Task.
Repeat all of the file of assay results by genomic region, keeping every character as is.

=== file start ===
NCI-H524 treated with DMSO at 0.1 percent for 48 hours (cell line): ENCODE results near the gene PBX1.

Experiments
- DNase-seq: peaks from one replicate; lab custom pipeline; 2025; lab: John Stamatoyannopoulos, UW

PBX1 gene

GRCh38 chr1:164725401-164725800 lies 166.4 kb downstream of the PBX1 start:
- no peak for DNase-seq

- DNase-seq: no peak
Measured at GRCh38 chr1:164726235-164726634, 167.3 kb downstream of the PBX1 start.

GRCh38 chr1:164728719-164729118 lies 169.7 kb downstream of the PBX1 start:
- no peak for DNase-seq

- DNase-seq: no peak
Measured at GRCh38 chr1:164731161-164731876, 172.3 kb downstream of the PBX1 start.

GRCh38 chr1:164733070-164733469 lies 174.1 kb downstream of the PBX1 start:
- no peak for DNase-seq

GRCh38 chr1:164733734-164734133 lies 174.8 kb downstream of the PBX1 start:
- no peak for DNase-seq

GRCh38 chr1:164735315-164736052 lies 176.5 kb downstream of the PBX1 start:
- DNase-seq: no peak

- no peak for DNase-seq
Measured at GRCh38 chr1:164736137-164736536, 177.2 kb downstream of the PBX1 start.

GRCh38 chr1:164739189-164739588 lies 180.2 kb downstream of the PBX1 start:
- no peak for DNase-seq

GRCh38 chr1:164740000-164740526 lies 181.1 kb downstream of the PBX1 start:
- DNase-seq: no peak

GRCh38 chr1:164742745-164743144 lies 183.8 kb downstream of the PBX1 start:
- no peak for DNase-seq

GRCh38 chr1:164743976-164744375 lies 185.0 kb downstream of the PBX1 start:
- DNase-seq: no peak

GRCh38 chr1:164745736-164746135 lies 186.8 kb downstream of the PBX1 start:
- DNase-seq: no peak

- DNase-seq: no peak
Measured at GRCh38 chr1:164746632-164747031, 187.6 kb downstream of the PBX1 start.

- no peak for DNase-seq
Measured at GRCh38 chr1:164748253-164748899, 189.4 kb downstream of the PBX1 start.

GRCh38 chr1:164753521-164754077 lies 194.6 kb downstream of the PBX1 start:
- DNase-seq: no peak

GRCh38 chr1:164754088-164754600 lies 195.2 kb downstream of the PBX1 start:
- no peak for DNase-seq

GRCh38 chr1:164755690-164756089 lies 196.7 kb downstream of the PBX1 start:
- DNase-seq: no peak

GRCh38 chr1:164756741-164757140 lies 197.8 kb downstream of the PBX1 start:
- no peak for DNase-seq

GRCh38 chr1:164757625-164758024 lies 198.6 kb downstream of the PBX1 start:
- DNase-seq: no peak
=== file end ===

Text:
NCI-H524 treated with DMSO at 0.1 percent for 48 hours (cell line): ENCODE results near the gene PBX1.

Experiments
- DNase-seq: peaks from one replicate; lab custom pipeline; 2025; lab: John Stamatoyannopoulos, UW

PBX1 gene

GRCh38 chr1:164725401-164725800 lies 166.4 kb downstream of the PBX1 start:
- no peak for DNase-seq

- DNase-seq: no peak
Measured at GRCh38 chr1:164726235-164726634, 167.3 kb downstream of the PBX1 start.

GRCh38 chr1:164728719-164729118 lies 169.7 kb downstream of the PBX1 start:
- no peak for DNase-seq

- DNase-seq: no peak
Measured at GRCh38 chr1:164731161-164731876, 172.3 kb downstream of the PBX1 start.

GRCh38 chr1:164733070-164733469 lies 174.1 kb downstream of the PBX1 start:
- no peak for DNase-seq

GRCh38 chr1:164733734-164734133 lies 174.8 kb downstream of the PBX1 start:
- no peak for DNase-seq

GRCh38 chr1:164735315-164736052 lies 176.5 kb downstream of the PBX1 start:
- DNase-seq: no peak

- no peak for DNase-seq
Measured at GRCh38 chr1:164736137-164736536, 177.2 kb downstream of the PBX1 start.

GRCh38 chr1:164739189-164739588 lies 180.2 kb downstream of the PBX1 start:
- no peak for DNase-seq

GRCh38 chr1:164740000-164740526 lies 181.1 kb downstream of the PBX1 start:
- DNase-seq: no peak

GRCh38 chr1:164742745-164743144 lies 183.8 kb downstream of the PBX1 start:
- no peak for DNase-seq

GRCh38 chr1:164743976-164744375 lies 185.0 kb downstream of the PBX1 start:
- DNase-seq: no peak

GRCh38 chr1:164745736-164746135 lies 186.8 kb downstream of the PBX1 start:
- DNase-seq: no peak

- DNase-seq: no peak
Measured at GRCh38 chr1:164746632-164747031, 187.6 kb downstream of the PBX1 start.

- no peak for DNase-seq
Measured at GRCh38 chr1:164748253-164748899, 189.4 kb downstream of the PBX1 start.

GRCh38 chr1:164753521-164754077 lies 194.6 kb downstream of the PBX1 start:
- DNase-seq: no peak

GRCh38 chr1:164754088-164754600 lies 195.2 kb downstream of the PBX1 start:
- no peak for DNase-seq

GRCh38 chr1:164755690-164756089 lies 196.7 kb downstream of the PBX1 start:
- DNase-seq: no peak

GRCh38 chr1:164756741-164757140 lies 197.8 kb downstream of the PBX1 start:
- no peak for DNase-seq

GRCh38 chr1:164757625-164758024 lies 198.6 kb downstream of the PBX1 start:
- DNase-seq: no peak